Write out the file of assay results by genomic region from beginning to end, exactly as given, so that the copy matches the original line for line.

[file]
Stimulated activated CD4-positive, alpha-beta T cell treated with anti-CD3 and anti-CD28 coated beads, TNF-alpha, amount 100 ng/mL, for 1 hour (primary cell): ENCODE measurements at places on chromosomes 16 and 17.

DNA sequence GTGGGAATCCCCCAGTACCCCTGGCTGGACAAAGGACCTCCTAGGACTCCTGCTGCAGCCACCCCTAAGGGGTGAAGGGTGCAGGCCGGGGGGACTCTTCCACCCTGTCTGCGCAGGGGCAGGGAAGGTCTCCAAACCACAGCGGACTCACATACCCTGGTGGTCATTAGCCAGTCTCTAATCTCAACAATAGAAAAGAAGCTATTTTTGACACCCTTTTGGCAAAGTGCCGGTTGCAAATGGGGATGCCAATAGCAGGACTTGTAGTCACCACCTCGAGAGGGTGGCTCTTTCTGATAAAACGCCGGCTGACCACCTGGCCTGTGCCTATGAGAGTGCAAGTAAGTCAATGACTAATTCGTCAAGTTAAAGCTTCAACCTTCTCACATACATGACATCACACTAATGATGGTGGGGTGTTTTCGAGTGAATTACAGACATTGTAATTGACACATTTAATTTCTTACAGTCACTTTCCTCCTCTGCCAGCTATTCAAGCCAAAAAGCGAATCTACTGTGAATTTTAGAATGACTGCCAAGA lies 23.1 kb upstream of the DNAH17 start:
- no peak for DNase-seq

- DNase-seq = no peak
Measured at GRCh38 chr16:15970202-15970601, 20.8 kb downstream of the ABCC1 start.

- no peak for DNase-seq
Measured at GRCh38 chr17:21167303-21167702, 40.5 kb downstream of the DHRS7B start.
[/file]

Stimulated activated CD4-positive, alpha-beta T cell treated with anti-CD3 and anti-CD28 coated beads, TNF-alpha, amount 100 ng/mL, for 1 hour (primary cell): ENCODE measurements at places on chromosomes 16 and 17.

DNA sequence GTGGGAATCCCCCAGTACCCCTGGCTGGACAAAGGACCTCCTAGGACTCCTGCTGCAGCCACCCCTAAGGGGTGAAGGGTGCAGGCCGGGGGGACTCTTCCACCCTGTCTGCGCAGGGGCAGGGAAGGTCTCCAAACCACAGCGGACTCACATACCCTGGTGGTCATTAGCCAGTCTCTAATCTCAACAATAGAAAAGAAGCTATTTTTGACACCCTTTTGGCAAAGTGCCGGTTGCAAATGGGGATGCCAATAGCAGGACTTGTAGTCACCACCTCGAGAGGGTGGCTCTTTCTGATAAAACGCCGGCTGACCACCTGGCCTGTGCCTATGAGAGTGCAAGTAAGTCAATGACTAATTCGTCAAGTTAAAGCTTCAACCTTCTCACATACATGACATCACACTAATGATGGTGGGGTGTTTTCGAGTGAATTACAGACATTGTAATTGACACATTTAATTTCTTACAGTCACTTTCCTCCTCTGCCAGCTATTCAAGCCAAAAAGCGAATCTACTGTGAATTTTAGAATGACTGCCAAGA lies 23.1 kb upstream of the DNAH17 start:
- no peak for DNase-seq

- DNase-seq = no peak
Measured at GRCh38 chr16:15970202-15970601, 20.8 kb downstream of the ABCC1 start.

- no peak for DNase-seq
Measured at GRCh38 chr17:21167303-21167702, 40.5 kb downstream of the DHRS7B start.